You can use the Tab key to move to the next editable value in a table row and Shift + Tab to move to the previous editable value. Enter will let you begin editing a cell, and it will also commit the changes after you finish editing.

Adding elements

To add a new sense, ctr-click (or right-click) on the existing sense, and from the contextual menu select Insert After > Element:

This will create a new Element as a sibling of sense and immediately call an autocomplete dropdown, which will offer you the list of elements that could, according to the TEI schema, be valid in this particular context.

The autocomplete dropdown will react to your typing, so that as soon as you type letter s, sense will be the first element to show up:

Clicking on sense will create another sense:

Is Grid Mode useful?

Is the Grid Mode useful for editing lexicographic data? The answer depends on the nature of your data. For complex dictionaries with heavy markup and mixed content, probably not.

If, however, you’re working on word lists, or simple dictionaries (usually the kind whose whose markup doesn’t involve too many nested elements), you may find that the Grid Mode is easier to work with than the Text View.

Whatever mode you choose to work in, you should make sure than the underlying XML encoding is sound and that working in the given mode doesn’t hamper you in doing your editing job.

Author Mode

When you switch to Author Mode, your sample entry should now look like this:

Wait, that’s it? Well, it doesn’t look like much. If you too feel underwhelmed, that will be completely understandable. By default, dictionary entries don’t look all that great because oXygen hasn’t created any dictionary-specific styling rules for the display of TEI dictionary data.

We’ll learn how to do that by creating a CSS stylesheet and by writing some dictionary-specific styles. But before we do that, we’ll need to do a extend the default TEI framework in oXygen.

When you open a TEI file in oXygen, oXygen will recognize it as a TEI file because of its namespace. oXygen will then apply the defaults defined by the TEI framework, including CSS stylesheets for the Author Mode. But as we saw above, the default CSS stylesheets for the TEI framework do not tell oXygen how to display dictioanry data. We’ll extend the framework and a new stylesheet ourselves. Fun times! :)

Extending the TEI framework

  1. In oXygen Preferences, search for Locations and select them. Locations is a submenu of Document Type Associtations.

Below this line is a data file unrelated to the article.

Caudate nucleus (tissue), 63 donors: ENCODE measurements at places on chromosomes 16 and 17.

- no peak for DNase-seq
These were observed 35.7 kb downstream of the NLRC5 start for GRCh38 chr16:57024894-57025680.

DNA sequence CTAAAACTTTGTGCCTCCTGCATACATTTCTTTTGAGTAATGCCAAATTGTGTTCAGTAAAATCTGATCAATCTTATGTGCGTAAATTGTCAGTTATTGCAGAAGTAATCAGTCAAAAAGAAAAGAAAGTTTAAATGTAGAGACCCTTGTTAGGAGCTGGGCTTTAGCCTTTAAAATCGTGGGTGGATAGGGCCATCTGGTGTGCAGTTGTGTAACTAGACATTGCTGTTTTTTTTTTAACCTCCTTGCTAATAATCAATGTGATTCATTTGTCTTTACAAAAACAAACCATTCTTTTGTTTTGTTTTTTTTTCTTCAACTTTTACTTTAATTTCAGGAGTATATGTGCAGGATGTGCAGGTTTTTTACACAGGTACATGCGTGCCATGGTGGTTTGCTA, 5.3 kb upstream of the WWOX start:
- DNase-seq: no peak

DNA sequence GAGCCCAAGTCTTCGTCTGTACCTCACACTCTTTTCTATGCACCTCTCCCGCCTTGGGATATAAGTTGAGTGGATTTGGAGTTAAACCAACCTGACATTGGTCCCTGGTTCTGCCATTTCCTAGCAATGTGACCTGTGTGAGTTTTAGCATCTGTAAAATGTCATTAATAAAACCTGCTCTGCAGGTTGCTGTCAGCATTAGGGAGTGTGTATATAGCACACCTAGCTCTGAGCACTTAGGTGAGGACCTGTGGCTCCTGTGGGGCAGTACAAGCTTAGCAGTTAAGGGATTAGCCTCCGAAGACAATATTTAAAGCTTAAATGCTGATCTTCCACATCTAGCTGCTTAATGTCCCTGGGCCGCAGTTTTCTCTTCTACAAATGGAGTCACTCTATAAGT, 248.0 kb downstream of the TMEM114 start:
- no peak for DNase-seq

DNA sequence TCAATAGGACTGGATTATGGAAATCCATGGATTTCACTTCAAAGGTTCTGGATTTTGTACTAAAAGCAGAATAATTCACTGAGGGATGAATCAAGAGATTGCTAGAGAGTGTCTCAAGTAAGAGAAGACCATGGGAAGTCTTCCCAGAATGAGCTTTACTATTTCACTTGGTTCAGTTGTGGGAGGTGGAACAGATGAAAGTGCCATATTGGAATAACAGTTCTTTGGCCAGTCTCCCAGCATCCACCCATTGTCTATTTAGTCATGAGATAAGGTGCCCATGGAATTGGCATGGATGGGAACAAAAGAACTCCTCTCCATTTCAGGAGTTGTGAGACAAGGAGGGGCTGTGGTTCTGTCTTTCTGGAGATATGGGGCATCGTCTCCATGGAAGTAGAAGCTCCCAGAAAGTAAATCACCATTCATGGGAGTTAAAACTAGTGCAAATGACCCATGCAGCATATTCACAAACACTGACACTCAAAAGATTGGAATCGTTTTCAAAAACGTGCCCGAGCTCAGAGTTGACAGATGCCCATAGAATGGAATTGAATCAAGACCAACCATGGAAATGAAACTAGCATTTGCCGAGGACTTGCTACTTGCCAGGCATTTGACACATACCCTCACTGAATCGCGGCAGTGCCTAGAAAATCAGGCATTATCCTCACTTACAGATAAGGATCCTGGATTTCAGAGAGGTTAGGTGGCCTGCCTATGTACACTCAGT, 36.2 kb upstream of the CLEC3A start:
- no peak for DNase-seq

2. Make sure that “Project Options” is selected in the bottom of the window.
  3. Click on the Add button in the lower right corner. This will bring up a new window.
  4. Click on the icon with a green arrow and select ${pd} - Project directory from the dropdown. Add /frameworks to the input field. This will tell oXygen to look for framework definitions inside the frameworks folder inside the project directory. Click OK.
  5. Click Apply.
  6. Click on Document Type Association. Make sure that “Project Options is selected”. Look for TEI P5 in the list of frameworks.
  7. Select TEI P5 from the list and click on Extend. This will open a new window.
  8. For storage, check the “External” radio button
  9. Click on the folder icon to choose where to save the TEI 5 Extension. Navigate to your project directory, then create a folder called frameworks inside it, another one called tei inside that one and clcik Save.
  10. Click Ok.

What have we now done? We’ve created an extension to the TEI framework, we’ve saved the extended framework inside our project folder, and now we’ll be ready to use that extended framework to set up our custom stylesheets for Author Mode.

CSS for Author Mode

How to modify the provided template CSS stylesheet for dictionaries. This section will be added soon.

Shortcuts in Author Mode

Including how to “Surround with code”, edit attributes etc. CSS-styled XML. Why would you need it? Use cases. This section will be added soon.

Cite as

Toma Tasovac (2022). Mastering oXygen XML Editor for Dictionary Nerds. Version 1.0.0. DARIAH-Campus. [Training module].

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Full metadata

Mastering oXygen XML Editor for Dictionary Nerds
Toma Tasovac
Social Sciences and Humanities
Content type:
Training module
CCBY 4.0